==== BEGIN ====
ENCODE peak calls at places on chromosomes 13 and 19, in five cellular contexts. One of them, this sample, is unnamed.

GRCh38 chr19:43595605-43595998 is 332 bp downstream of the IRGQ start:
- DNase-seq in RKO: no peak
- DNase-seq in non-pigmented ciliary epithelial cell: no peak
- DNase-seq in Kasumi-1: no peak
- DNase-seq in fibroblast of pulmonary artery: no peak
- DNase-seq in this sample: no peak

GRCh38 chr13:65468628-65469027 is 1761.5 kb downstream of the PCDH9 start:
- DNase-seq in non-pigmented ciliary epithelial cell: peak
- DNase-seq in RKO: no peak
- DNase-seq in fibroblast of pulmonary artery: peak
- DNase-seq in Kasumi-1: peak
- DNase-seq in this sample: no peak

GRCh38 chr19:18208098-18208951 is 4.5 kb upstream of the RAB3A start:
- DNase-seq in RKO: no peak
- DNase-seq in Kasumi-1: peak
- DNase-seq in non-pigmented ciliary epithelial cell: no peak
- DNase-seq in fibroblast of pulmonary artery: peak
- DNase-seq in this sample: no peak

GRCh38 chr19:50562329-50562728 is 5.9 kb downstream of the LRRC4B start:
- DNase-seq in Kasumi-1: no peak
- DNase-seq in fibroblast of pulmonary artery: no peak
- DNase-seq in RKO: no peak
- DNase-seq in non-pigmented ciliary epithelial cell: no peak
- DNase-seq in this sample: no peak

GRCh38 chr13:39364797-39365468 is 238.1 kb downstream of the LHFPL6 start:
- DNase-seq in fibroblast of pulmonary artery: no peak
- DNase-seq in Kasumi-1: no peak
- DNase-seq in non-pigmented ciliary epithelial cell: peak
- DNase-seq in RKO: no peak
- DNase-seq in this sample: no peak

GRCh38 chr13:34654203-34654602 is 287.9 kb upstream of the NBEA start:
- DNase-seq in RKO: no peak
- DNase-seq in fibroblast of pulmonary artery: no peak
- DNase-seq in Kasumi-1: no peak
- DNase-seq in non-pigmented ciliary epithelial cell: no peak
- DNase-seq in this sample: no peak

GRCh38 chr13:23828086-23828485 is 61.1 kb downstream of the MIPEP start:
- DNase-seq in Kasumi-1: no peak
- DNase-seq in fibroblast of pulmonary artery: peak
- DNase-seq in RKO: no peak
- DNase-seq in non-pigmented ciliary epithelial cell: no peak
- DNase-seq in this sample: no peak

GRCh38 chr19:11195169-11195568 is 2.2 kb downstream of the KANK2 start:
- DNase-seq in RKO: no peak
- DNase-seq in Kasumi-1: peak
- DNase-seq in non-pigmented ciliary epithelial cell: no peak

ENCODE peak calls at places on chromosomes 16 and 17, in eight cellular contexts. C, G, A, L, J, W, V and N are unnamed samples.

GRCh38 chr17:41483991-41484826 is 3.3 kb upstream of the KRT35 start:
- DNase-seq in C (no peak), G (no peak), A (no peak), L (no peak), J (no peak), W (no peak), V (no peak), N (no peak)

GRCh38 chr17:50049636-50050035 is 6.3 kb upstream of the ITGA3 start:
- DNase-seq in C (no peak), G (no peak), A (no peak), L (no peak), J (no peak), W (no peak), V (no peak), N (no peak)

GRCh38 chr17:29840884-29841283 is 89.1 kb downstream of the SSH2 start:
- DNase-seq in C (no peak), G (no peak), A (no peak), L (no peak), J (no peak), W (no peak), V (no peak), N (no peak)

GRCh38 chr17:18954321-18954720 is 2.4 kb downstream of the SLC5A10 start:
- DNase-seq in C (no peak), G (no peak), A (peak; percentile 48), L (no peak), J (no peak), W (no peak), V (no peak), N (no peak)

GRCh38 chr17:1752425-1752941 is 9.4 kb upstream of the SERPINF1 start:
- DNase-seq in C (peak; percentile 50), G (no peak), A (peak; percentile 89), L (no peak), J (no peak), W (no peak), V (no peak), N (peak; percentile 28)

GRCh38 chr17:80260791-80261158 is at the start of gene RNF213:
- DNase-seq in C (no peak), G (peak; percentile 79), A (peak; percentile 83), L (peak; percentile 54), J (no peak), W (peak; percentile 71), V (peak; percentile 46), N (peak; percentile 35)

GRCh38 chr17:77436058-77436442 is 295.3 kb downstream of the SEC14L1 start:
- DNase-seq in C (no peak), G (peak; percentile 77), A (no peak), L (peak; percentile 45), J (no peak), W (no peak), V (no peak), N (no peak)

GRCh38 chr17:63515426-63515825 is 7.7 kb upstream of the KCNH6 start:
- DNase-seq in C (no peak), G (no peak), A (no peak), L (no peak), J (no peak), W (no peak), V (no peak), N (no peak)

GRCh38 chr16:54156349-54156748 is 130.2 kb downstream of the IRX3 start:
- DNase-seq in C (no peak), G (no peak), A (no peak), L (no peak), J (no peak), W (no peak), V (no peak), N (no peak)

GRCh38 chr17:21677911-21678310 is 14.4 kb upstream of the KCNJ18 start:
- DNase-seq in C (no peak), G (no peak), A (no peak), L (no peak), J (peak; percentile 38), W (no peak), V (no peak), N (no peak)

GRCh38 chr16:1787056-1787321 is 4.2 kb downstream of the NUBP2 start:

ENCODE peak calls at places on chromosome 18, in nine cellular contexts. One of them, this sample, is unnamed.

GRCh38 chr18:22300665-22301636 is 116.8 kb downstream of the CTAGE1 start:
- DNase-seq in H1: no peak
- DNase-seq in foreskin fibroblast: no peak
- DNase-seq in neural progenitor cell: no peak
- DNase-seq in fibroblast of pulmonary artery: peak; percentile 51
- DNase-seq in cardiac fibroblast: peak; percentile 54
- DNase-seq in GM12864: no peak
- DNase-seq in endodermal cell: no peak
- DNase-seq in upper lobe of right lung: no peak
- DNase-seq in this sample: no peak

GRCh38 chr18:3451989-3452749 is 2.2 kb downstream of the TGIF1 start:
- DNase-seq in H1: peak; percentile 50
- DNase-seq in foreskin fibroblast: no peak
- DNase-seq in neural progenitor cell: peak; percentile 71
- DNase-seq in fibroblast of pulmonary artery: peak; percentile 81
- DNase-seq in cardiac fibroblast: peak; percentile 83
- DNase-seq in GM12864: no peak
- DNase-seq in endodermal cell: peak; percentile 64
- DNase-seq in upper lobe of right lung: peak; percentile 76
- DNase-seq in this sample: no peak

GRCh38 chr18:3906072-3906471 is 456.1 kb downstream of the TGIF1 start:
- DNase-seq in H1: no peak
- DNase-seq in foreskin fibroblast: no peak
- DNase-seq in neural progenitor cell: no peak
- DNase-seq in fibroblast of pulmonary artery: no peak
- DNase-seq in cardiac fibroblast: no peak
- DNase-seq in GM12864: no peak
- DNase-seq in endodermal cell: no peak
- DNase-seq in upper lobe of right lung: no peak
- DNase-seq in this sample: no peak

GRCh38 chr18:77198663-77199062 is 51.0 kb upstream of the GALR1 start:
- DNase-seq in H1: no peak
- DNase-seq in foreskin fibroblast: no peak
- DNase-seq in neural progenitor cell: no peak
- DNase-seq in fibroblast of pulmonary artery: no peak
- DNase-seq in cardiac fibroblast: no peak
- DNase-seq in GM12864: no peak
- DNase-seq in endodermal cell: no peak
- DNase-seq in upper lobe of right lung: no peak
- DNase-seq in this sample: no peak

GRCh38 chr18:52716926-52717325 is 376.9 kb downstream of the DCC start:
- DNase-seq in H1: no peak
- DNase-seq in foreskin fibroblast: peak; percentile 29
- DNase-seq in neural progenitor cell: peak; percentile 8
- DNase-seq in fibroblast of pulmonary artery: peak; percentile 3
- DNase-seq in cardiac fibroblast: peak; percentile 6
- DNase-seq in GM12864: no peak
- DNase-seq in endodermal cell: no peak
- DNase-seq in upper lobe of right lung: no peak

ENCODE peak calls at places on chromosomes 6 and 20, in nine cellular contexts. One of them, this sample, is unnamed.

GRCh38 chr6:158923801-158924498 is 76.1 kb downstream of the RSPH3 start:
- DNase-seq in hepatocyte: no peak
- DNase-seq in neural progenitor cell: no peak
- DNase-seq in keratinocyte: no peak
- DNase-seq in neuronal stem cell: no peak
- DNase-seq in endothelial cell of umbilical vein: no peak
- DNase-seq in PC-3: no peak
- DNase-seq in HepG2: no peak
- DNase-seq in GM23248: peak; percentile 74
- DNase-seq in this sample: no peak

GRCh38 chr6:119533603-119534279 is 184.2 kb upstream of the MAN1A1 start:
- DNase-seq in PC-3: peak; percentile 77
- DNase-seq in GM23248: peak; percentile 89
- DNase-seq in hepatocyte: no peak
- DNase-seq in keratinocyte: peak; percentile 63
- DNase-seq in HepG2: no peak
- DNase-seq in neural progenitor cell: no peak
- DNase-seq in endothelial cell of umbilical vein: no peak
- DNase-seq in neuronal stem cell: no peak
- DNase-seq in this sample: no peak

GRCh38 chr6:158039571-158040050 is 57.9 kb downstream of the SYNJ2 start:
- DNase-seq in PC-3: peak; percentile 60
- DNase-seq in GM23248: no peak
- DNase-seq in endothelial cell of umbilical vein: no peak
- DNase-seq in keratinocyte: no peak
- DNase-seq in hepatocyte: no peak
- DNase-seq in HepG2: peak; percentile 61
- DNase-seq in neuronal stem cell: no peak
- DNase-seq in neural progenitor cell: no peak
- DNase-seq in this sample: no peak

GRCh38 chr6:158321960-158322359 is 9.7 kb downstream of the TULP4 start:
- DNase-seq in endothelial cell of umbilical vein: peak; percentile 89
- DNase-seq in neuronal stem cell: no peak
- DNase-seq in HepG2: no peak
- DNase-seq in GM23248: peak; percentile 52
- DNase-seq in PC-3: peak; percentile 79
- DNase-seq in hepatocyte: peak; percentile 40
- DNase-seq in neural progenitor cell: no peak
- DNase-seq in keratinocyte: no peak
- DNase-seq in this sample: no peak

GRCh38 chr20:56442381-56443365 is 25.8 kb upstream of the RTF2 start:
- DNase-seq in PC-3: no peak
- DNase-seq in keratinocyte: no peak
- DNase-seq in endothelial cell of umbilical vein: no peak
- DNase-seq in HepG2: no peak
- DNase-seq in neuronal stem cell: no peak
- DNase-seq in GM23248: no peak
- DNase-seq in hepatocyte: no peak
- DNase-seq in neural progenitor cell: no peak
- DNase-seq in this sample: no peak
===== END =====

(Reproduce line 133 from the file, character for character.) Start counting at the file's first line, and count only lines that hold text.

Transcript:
- DNase-seq in GM23248: peak; percentile 89